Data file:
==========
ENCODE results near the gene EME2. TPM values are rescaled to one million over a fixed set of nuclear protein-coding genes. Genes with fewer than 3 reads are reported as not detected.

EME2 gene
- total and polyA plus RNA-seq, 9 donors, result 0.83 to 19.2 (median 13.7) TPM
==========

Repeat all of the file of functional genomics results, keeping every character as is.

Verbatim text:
ENCODE results near the gene EME2. TPM values are rescaled to one million over a fixed set of nuclear protein-coding genes. Genes with fewer than 3 reads are reported as not detected.

EME2 gene
- total and polyA plus RNA-seq, 9 donors, result 0.83 to 19.2 (median 13.7) TPM